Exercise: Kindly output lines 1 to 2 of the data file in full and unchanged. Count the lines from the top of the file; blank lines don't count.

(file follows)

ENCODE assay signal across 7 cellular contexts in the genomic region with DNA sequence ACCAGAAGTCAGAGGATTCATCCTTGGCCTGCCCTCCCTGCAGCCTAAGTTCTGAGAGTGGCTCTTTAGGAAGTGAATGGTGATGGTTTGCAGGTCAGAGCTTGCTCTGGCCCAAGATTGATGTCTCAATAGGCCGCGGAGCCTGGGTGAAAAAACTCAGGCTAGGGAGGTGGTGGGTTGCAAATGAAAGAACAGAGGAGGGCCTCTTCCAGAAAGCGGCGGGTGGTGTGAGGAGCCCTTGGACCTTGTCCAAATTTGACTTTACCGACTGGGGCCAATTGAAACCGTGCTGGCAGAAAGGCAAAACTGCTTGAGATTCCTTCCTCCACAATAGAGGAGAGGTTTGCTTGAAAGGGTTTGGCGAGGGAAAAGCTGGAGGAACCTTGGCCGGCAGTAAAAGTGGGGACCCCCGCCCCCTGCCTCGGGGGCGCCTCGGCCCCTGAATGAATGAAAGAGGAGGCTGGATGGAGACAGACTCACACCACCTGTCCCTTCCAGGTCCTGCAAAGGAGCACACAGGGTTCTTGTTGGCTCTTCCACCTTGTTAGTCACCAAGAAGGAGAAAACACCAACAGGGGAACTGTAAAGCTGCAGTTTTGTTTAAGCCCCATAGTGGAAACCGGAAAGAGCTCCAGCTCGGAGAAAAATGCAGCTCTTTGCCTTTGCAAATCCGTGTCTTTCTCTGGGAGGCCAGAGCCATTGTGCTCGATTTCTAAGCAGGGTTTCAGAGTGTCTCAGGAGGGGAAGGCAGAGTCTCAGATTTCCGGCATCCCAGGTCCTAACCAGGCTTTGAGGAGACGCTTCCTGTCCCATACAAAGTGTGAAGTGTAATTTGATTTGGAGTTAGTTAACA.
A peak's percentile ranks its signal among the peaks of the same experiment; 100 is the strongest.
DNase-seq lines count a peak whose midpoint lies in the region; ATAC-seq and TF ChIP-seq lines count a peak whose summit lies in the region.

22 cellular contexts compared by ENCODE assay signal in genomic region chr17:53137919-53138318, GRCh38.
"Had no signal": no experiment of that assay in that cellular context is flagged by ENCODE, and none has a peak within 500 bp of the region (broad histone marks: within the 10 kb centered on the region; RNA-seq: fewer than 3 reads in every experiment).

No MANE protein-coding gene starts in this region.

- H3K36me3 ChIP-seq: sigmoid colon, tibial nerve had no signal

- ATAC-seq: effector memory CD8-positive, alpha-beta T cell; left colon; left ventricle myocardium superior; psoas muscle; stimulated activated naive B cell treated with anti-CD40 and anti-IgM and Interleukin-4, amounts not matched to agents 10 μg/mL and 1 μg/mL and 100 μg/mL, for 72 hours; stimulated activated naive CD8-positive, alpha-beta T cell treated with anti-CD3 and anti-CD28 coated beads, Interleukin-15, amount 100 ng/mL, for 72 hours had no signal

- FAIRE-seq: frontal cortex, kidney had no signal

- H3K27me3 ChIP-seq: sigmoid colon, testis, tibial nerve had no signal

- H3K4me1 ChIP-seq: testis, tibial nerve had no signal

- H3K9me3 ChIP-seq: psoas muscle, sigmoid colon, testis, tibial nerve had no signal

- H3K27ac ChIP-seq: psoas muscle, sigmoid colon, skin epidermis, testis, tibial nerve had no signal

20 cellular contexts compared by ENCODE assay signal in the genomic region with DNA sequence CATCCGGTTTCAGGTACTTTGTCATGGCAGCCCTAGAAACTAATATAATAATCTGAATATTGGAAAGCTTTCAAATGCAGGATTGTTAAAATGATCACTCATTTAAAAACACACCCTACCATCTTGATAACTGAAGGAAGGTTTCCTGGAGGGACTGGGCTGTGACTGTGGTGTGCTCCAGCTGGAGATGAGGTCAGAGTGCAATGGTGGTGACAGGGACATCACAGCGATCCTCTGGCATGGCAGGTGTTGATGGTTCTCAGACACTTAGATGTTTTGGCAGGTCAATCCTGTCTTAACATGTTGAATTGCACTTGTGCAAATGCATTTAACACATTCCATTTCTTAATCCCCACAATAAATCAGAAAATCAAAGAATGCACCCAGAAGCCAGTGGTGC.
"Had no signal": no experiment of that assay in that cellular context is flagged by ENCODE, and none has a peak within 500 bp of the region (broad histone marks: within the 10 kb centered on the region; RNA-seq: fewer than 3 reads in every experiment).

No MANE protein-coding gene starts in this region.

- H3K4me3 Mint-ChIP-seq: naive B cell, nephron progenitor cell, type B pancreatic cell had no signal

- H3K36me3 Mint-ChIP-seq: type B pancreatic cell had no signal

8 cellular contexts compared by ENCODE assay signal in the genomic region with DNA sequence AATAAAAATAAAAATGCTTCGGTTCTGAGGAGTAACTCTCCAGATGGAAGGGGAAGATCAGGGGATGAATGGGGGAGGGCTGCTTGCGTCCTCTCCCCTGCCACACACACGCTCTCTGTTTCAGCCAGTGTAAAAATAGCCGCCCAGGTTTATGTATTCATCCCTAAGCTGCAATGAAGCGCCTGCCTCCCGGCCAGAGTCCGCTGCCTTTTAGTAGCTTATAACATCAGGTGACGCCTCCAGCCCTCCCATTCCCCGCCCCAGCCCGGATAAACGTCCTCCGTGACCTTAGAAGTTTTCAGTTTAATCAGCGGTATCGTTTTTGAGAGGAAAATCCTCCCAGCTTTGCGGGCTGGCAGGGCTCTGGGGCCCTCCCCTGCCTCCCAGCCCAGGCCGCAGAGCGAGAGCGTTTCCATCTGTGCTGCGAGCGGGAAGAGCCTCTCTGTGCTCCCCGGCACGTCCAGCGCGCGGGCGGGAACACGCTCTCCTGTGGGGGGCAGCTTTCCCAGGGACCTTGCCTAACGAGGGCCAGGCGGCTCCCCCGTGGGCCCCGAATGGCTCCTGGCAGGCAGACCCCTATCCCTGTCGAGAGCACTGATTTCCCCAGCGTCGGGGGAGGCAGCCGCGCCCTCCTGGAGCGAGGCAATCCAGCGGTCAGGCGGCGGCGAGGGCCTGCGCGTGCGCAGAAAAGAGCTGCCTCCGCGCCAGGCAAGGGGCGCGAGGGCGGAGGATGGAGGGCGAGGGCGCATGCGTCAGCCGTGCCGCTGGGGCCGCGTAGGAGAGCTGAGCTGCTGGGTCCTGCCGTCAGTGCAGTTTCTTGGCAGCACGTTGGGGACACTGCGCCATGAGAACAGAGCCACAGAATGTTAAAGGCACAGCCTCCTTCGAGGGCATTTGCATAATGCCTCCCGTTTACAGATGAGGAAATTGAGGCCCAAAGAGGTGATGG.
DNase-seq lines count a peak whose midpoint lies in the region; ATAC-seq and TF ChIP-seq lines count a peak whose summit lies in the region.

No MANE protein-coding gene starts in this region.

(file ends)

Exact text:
ENCODE assay signal across 7 cellular contexts in the genomic region with DNA sequence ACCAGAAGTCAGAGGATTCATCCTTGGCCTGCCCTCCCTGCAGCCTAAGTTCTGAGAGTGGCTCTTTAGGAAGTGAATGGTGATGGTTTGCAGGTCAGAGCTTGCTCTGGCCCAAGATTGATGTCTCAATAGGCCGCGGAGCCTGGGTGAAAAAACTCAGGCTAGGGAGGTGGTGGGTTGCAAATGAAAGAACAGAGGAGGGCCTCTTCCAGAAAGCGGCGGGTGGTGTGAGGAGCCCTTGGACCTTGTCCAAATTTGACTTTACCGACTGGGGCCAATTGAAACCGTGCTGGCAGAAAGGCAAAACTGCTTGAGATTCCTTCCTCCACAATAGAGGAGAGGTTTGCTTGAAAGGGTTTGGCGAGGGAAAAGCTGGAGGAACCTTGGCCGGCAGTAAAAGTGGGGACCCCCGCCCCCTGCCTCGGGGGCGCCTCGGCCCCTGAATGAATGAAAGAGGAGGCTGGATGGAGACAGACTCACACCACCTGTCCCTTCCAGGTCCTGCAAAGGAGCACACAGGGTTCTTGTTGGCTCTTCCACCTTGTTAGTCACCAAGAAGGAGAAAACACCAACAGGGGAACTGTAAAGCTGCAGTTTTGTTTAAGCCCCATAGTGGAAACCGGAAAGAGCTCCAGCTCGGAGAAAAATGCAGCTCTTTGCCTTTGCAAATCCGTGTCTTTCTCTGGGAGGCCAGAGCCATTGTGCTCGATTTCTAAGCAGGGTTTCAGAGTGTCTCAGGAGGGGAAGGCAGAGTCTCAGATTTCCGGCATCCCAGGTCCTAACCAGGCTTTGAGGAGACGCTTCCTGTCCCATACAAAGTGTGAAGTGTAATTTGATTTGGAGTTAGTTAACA.
A peak's percentile ranks its signal among the peaks of the same experiment; 100 is the strongest.